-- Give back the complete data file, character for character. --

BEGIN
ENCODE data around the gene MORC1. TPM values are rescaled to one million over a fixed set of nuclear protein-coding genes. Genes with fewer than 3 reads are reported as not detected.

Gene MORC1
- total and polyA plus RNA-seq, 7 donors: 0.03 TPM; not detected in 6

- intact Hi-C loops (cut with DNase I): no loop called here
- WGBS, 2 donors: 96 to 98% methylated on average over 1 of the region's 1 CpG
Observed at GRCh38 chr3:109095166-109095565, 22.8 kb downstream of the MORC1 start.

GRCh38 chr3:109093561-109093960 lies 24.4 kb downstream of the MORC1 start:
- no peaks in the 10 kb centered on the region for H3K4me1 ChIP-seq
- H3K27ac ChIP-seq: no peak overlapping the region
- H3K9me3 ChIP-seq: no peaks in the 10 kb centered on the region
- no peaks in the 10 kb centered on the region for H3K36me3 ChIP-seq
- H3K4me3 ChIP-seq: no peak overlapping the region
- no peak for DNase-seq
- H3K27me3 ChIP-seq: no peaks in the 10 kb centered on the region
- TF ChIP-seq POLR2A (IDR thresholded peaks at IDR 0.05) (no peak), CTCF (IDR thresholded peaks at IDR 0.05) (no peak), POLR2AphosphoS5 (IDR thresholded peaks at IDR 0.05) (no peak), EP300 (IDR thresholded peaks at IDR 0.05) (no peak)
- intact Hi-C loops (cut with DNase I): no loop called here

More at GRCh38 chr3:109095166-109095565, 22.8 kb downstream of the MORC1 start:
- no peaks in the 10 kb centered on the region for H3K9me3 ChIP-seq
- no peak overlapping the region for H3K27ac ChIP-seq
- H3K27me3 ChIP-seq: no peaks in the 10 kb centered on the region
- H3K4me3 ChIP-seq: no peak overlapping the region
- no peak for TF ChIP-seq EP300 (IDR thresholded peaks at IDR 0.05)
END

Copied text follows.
ENCODE data around the gene MORC1. TPM values are rescaled to one million over a fixed set of nuclear protein-coding genes. Genes with fewer than 3 reads are reported as not detected.

Gene MORC1
- total and polyA plus RNA-seq, 7 donors: 0.03 TPM; not detected in 6

- intact Hi-C loops (cut with DNase I): no loop called here
- WGBS, 2 donors: 96 to 98% methylated on average over 1 of the region's 1 CpG
Observed at GRCh38 chr3:109095166-109095565, 22.8 kb downstream of the MORC1 start.

GRCh38 chr3:109093561-109093960 lies 24.4 kb downstream of the MORC1 start:
- no peaks in the 10 kb centered on the region for H3K4me1 ChIP-seq
- H3K27ac ChIP-seq: no peak overlapping the region
- H3K9me3 ChIP-seq: no peaks in the 10 kb centered on the region
- no peaks in the 10 kb centered on the region for H3K36me3 ChIP-seq
- H3K4me3 ChIP-seq: no peak overlapping the region
- no peak for DNase-seq
- H3K27me3 ChIP-seq: no peaks in the 10 kb centered on the region
- TF ChIP-seq POLR2A (IDR thresholded peaks at IDR 0.05) (no peak), CTCF (IDR thresholded peaks at IDR 0.05) (no peak), POLR2AphosphoS5 (IDR thresholded peaks at IDR 0.05) (no peak), EP300 (IDR thresholded peaks at IDR 0.05) (no peak)
- intact Hi-C loops (cut with DNase I): no loop called here

More at GRCh38 chr3:109095166-109095565, 22.8 kb downstream of the MORC1 start:
- no peaks in the 10 kb centered on the region for H3K9me3 ChIP-seq
- no peak overlapping the region for H3K27ac ChIP-seq
- H3K27me3 ChIP-seq: no peaks in the 10 kb centered on the region
- H3K4me3 ChIP-seq: no peak overlapping the region
- no peak for TF ChIP-seq EP300 (IDR thresholded peaks at IDR 0.05)